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Standard User Glomp
(newbie) Tue 05-May-15 11:43:16
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Using your own hardware


[link to this post]
 
Just signed up to Zen today. I chose not to take one of their routers because I'm not a fan of the technicolor ones. The woman on sales told me I need a "fibre compatible router", but seemed to say they provide a separate modem.

Consequently I'm a bit confused and want some clarification from someone a bit more technically minded.

As there is no such thing as a fibre router, am I required to provide a modem as well? Checking on Zen's website, they state you need a router with WAN and PPPoE, so that's pretty much every router made in the last 10 or so years. I shouldn't even really need a router, I can set up PPPoE connection using Windows or Linux and an Ethernet port.

So, simply put, will I be fine just buying whatever router I want? No need for me to buy a fibre modem too?
Administrator MrSaffron
(staff) Tue 05-May-15 11:46:45
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Re: Using your own hardware


[re: Glomp] [link to this post]
 
If you have an engineer install booked they should bring a fibre modem with them, as part of the £99+VAT cost that they charge Zen.

So yes any router labelled as having an Ethernet WAN port should suffice, but don't squeeze the budget since if you pick an old £5 Linksys device it will probably not be able to handle the PPPoE tunnel and routing at anything like the maximum possible speeds of FTTC.

If you want a combined modem/router for VDSL2 then the choice is more restricted.

The author of the above post is a thinkbroadband staff member. It may not constitute an official statement on behalf of thinkbroadband.
Standard User Glomp
(newbie) Tue 05-May-15 11:52:41
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Re: Using your own hardware


[re: MrSaffron] [link to this post]
 
Perfect, exactly what I want to hear, thanks.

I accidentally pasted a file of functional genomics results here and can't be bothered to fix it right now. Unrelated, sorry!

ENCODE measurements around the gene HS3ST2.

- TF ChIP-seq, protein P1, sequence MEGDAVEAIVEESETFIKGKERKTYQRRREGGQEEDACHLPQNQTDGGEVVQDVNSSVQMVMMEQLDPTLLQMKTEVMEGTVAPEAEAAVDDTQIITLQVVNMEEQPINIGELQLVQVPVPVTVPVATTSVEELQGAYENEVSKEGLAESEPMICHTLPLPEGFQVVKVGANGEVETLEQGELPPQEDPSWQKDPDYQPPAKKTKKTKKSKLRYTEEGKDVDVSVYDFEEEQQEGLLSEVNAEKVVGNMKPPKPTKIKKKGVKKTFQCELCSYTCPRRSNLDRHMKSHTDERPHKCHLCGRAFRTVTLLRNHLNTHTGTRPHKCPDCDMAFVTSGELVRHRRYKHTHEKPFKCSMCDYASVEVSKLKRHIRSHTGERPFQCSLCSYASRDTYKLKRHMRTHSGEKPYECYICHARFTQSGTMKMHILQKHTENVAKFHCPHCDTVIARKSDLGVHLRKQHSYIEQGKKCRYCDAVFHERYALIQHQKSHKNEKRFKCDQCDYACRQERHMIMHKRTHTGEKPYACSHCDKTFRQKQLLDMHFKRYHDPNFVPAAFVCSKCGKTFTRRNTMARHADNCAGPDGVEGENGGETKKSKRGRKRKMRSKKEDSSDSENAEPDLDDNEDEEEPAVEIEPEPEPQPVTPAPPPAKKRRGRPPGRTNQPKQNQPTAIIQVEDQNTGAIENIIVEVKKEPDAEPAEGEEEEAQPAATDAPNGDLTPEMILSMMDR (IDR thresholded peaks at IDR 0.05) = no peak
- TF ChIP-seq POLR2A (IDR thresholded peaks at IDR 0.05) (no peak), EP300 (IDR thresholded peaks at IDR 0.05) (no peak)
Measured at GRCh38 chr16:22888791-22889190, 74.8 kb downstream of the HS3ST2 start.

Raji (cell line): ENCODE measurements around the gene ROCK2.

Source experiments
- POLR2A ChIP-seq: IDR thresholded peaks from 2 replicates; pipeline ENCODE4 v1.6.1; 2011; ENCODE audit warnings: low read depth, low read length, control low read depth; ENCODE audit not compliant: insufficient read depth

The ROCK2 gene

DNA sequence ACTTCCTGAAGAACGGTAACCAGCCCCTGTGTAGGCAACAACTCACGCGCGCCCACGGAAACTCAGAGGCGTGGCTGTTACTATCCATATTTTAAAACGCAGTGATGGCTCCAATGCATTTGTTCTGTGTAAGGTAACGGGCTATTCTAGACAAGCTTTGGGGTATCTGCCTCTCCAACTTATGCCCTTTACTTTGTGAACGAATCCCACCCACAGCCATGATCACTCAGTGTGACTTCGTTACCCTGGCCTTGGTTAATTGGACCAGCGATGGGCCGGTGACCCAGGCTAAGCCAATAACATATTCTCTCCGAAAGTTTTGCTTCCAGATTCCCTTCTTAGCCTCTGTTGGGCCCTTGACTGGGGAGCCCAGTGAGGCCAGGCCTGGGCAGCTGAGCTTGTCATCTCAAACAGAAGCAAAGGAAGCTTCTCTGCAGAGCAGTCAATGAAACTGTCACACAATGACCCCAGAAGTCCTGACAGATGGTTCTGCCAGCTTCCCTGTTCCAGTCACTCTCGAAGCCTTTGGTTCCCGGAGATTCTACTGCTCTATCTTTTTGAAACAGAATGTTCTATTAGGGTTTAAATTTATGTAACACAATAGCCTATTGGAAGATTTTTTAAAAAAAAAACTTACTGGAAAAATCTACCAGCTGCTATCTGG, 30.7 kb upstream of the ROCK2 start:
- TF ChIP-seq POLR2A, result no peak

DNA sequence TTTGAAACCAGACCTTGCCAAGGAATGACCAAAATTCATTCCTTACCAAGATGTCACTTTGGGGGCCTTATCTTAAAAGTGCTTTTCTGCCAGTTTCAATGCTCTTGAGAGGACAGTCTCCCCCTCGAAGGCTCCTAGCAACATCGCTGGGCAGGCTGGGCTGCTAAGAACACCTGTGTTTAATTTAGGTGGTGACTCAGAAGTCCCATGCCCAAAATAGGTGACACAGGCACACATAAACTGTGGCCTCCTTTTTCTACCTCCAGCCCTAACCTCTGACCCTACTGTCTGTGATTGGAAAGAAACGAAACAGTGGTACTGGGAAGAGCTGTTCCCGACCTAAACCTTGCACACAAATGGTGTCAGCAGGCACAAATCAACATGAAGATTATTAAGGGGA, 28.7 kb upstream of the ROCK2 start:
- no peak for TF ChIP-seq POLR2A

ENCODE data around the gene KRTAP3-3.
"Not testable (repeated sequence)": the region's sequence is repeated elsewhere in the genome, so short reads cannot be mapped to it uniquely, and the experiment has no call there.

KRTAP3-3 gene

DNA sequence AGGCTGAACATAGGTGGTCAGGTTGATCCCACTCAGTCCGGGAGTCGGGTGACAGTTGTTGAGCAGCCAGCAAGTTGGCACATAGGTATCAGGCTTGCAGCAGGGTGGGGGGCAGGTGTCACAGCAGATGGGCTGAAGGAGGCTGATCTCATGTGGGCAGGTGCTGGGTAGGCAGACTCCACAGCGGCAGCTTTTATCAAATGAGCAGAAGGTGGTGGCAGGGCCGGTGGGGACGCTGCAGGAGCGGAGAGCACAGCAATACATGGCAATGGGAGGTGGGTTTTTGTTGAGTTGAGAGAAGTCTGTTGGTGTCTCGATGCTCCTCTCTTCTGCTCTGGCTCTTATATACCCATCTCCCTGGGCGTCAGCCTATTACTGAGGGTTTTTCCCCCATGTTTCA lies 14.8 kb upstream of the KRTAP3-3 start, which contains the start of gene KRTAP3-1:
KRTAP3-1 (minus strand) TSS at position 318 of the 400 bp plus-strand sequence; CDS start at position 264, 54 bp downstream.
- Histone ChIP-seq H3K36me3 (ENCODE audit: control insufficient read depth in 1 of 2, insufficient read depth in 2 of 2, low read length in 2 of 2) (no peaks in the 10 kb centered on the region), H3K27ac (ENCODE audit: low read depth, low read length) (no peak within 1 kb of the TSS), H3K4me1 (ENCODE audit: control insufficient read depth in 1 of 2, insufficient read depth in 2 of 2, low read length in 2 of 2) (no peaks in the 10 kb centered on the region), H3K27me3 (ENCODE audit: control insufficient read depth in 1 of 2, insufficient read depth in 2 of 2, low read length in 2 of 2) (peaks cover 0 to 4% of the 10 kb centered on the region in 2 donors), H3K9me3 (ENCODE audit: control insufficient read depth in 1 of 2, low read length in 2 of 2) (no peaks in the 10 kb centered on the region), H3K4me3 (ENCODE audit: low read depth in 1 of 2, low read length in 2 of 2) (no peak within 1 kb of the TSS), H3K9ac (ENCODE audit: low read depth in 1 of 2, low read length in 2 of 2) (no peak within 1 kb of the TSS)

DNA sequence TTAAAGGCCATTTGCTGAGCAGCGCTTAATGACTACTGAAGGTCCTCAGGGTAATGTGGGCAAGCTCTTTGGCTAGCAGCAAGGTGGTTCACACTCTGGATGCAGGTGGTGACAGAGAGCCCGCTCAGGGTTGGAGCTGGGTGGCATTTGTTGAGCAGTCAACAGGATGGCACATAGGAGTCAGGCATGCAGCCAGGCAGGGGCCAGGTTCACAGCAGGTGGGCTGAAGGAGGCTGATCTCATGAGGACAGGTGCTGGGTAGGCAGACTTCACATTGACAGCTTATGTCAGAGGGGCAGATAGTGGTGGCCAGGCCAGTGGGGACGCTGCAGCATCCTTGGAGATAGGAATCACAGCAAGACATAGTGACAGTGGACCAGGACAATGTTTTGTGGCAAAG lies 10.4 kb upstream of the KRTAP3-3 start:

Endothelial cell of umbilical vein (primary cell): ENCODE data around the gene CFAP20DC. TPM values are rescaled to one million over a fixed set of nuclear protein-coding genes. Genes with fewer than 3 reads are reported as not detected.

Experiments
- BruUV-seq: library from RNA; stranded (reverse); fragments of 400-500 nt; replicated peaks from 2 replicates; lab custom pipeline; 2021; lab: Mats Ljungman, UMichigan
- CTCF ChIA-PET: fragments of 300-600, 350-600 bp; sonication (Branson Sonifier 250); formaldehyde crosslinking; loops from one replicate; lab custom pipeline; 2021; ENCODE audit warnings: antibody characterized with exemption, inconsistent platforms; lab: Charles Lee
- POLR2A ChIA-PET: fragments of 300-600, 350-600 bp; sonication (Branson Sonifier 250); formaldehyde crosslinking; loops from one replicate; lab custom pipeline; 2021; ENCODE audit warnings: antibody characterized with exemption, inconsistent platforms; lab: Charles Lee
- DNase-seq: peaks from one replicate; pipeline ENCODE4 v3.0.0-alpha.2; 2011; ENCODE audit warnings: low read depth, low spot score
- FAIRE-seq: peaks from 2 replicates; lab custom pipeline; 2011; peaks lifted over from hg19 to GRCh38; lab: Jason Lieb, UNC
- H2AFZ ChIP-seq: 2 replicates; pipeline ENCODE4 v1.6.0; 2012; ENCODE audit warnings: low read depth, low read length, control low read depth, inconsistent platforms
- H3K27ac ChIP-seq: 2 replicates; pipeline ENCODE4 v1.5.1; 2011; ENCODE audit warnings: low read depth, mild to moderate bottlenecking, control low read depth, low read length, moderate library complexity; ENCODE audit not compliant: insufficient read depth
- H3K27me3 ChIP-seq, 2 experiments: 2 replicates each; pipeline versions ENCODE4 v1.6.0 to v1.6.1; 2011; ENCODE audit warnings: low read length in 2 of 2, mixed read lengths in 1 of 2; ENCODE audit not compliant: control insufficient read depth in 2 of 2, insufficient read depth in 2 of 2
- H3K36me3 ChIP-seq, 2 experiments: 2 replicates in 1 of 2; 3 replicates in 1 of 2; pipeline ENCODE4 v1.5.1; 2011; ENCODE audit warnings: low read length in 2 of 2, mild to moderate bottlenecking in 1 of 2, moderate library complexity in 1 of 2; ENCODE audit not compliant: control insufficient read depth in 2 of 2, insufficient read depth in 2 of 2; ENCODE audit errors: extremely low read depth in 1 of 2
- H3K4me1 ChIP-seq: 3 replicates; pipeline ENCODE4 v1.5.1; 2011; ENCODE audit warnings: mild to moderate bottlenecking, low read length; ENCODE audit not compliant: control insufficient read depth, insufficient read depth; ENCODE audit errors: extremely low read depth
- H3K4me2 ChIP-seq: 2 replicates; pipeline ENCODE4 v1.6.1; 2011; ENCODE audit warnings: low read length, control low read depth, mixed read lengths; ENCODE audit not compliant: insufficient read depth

Yep, getting engineer install. Certainly won't be going for cheap rubbish, I'll be picking up something decent I can bang OpenWRT on.

I prefer separate modem & router rather than the combos, easier to swap out discrete units if something goes wrong.

Cheers again for the reply.


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Standard User rhetherington
(committed) Tue 05-May-15 12:49:56
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Re: Using your own hardware


[re: Glomp] [link to this post]
 
OpenWrt is the way to go on commodity hardware. I use it myself with Zen and have detailed my setup in a blog post that may prove useful. I really have no complaints with OpenWrt (and only the lack of native IPv6 with Zen) for my connection.
Standard User David_W
(fountain of knowledge) Tue 05-May-15 14:04:40
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Re: Using your own hardware


[re: rhetherington] [link to this post]
 
In reply to a post by rhetherington:
OpenWrt is the way to go on commodity hardware. I use it myself with Zen and have detailed my setup in a blog post that may prove useful. I really have no complaints with OpenWrt (and only the lack of native IPv6 with Zen) for my connection.
I have a broadly similar setup, though I'm running pfSense rather than OpenWrt.

pfSense is likely to have an ARM version soon, which will run on small embedded boxes. pfSense has codel, and hopefully fq_codel will be added in the future. My setup is returning A in both directions on the thinkbroadband buffer bloat test.


Unfortunately there's no RFC4638 support in pfSense yet. I hope to add this at some point if someone else doesn't do it first, but I'm currently too busy to devote any time to FreeBSD / pfSense development. A 1492 byte MTU is not the end of the world, but as my hardware supports jumbo frames, it would be nice to move to 1500 bytes.


So far as hardware goes, Zen usually supply a Technicolor router for self-installs and may supply that for engineer installs. If that is the hardware you end up with, it's said to be quite difficult to use an a bridge.

You can always replace whatever hardware you get with a Huawei HG612 Openreach modem - there's plenty on eBay. Make sure any HG612 is a 3B version with a white power supply. Don't pay extra to have it unlocked as you can easily do that yourself (use the B030SP08 firmware). You shouldn't need to pay much more than £20.

All you need to do with a HG612 is connect an Ethernet device to the LAN 1 port and run PPPoE using the Zen supplied credentials.

Standard User Glomp
(newbie) Tue 05-May-15 16:21:37
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Re: Using your own hardware


[re: David_W] [link to this post]
 
Current contender's looking like the TP-LINK Archer C5 AC1200.
Standard User sthen
(committed) Thu 07-May-15 11:59:01
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Re: Using your own hardware


[re: David_W] [link to this post]
 
So far as hardware goes, Zen usually supply a Technicolor router for self-installs and may supply that for engineer installs. If that is the hardware you end up with, it's said to be quite difficult to use an a bridge.


It's perfectly straightforward with the ini file that support can provide you with.
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